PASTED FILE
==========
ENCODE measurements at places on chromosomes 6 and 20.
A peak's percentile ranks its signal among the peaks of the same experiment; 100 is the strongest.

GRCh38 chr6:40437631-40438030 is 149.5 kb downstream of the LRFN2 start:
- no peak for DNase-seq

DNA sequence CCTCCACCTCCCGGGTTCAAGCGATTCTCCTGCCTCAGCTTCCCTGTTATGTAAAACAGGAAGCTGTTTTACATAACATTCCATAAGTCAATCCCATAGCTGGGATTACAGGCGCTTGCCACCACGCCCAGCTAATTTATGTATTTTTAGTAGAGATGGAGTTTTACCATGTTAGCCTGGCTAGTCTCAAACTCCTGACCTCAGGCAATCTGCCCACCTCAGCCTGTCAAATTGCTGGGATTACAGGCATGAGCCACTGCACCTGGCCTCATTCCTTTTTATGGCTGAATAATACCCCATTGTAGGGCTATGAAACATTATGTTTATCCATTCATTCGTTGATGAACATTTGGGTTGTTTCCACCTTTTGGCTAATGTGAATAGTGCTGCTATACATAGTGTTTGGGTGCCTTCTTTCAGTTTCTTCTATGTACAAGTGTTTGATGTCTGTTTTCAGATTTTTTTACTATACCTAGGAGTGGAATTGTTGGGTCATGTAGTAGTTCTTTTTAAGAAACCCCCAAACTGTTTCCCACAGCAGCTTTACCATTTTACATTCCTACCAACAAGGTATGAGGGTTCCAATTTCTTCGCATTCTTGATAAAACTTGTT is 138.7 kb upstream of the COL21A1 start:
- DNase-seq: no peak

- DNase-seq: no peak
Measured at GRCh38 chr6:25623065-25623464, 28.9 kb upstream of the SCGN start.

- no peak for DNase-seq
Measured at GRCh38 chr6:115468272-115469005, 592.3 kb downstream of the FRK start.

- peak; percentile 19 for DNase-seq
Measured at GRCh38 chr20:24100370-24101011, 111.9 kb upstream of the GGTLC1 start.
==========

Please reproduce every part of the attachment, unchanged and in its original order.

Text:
ENCODE measurements at places on chromosomes 6 and 20.
A peak's percentile ranks its signal among the peaks of the same experiment; 100 is the strongest.

GRCh38 chr6:40437631-40438030 is 149.5 kb downstream of the LRFN2 start:
- no peak for DNase-seq

DNA sequence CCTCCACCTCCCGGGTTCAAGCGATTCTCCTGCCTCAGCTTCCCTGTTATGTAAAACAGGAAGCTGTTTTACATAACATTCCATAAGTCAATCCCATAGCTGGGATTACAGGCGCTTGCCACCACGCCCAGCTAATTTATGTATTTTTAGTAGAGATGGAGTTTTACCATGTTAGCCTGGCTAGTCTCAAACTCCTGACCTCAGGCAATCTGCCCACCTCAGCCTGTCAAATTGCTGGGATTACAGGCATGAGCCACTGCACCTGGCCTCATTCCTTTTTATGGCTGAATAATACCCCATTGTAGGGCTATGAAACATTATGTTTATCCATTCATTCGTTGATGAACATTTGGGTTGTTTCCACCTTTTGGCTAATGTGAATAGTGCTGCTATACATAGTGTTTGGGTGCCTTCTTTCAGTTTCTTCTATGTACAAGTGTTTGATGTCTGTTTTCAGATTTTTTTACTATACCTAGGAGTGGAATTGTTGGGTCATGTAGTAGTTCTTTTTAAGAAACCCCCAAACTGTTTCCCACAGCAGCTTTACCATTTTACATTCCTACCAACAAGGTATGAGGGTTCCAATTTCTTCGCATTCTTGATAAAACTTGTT is 138.7 kb upstream of the COL21A1 start:
- DNase-seq: no peak

- DNase-seq: no peak
Measured at GRCh38 chr6:25623065-25623464, 28.9 kb upstream of the SCGN start.

- no peak for DNase-seq
Measured at GRCh38 chr6:115468272-115469005, 592.3 kb downstream of the FRK start.

- peak; percentile 19 for DNase-seq
Measured at GRCh38 chr20:24100370-24101011, 111.9 kb upstream of the GGTLC1 start.